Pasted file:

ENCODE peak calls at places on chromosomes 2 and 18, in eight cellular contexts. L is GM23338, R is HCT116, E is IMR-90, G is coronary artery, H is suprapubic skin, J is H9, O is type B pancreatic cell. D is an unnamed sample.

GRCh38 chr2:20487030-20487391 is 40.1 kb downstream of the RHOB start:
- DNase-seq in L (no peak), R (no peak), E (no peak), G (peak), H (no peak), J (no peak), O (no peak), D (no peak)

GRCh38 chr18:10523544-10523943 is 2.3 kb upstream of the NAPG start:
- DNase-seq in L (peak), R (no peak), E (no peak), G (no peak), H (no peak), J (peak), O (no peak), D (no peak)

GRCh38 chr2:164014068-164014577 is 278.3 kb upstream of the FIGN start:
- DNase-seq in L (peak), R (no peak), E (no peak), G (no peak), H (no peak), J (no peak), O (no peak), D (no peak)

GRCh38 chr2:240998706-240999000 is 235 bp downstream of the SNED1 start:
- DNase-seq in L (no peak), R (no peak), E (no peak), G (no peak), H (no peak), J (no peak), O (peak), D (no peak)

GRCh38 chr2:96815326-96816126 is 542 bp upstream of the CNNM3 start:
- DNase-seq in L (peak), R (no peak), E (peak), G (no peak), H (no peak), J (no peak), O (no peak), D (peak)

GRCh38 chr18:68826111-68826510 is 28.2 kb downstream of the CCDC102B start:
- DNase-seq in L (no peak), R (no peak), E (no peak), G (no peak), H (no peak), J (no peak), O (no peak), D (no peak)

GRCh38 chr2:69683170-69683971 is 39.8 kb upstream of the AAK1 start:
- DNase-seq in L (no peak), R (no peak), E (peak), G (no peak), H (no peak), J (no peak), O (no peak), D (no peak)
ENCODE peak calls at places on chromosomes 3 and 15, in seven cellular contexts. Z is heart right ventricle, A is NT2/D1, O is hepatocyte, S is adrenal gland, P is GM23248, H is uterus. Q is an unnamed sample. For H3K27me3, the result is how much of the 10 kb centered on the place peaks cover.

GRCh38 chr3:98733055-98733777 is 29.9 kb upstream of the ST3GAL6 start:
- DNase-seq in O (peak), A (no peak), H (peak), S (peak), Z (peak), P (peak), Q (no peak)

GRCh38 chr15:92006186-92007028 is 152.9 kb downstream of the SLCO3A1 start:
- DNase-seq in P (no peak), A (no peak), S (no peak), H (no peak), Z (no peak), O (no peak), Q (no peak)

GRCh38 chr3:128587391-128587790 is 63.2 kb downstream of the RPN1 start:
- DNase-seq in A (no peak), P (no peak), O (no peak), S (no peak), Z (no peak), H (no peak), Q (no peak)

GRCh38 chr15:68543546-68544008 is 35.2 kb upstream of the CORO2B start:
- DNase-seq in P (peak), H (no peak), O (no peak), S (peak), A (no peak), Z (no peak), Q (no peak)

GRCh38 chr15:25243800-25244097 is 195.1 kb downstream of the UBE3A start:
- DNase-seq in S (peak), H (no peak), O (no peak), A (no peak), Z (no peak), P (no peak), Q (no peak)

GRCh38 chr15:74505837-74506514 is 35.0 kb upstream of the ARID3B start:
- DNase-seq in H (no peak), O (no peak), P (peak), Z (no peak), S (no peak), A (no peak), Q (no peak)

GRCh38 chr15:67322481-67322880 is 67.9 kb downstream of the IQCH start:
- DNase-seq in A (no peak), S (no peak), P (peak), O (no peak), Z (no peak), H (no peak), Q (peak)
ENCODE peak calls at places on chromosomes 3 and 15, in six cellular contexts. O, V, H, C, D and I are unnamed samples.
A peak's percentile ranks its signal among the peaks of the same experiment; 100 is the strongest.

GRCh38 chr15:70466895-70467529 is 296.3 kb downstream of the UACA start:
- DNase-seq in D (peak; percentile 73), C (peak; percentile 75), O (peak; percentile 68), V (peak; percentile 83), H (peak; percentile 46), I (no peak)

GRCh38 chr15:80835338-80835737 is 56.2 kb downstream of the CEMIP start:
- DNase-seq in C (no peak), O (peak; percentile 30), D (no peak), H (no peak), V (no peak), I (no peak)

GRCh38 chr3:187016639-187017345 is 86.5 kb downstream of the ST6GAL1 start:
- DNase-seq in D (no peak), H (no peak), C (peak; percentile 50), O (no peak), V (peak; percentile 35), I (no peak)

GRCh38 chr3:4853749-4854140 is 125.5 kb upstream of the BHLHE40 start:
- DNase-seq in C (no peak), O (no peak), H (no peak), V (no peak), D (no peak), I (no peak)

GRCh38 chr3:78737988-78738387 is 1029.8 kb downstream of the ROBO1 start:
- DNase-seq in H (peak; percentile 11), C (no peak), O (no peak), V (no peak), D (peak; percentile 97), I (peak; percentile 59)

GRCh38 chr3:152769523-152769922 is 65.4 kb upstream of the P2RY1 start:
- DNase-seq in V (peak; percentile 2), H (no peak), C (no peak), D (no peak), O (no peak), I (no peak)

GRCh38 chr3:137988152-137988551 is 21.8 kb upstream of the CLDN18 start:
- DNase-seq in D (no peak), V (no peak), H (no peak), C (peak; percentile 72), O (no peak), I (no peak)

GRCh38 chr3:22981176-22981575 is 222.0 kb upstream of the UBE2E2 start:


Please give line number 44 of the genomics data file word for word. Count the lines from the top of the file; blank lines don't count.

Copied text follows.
- DNase-seq in V (peak; percentile 2), H (no peak), C (no peak), D (no peak), O (no peak), I (no peak)